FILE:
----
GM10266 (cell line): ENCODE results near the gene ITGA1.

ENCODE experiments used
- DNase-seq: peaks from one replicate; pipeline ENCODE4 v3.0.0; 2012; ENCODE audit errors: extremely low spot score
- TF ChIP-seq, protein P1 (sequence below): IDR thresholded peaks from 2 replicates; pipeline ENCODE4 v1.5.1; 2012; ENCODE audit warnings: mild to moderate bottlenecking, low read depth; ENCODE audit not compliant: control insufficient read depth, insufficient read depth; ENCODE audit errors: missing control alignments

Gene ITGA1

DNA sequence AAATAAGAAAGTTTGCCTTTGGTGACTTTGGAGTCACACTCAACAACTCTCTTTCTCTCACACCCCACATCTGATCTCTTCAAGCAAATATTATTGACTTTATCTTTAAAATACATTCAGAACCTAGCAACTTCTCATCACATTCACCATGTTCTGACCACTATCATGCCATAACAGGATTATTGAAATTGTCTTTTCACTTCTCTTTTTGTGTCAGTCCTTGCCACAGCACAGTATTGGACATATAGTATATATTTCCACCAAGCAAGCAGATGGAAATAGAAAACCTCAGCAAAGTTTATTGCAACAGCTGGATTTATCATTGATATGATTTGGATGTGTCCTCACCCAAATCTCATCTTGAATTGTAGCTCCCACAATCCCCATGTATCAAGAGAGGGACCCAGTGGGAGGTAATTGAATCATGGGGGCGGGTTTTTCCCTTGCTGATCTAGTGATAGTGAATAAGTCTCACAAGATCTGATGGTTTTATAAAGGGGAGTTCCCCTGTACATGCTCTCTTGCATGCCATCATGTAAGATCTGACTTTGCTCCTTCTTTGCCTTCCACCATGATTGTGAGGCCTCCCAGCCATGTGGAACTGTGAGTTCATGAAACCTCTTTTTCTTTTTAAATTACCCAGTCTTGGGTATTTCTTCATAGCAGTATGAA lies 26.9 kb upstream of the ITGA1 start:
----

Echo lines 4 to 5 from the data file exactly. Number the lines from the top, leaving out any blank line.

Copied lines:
- TF ChIP-seq, protein P1 (sequence below): IDR thresholded peaks from 2 replicates; pipeline ENCODE4 v1.5.1; 2012; ENCODE audit warnings: mild to moderate bottlenecking, low read depth; ENCODE audit not compliant: control insufficient read depth, insufficient read depth; ENCODE audit errors: missing control alignments

Gene ITGA1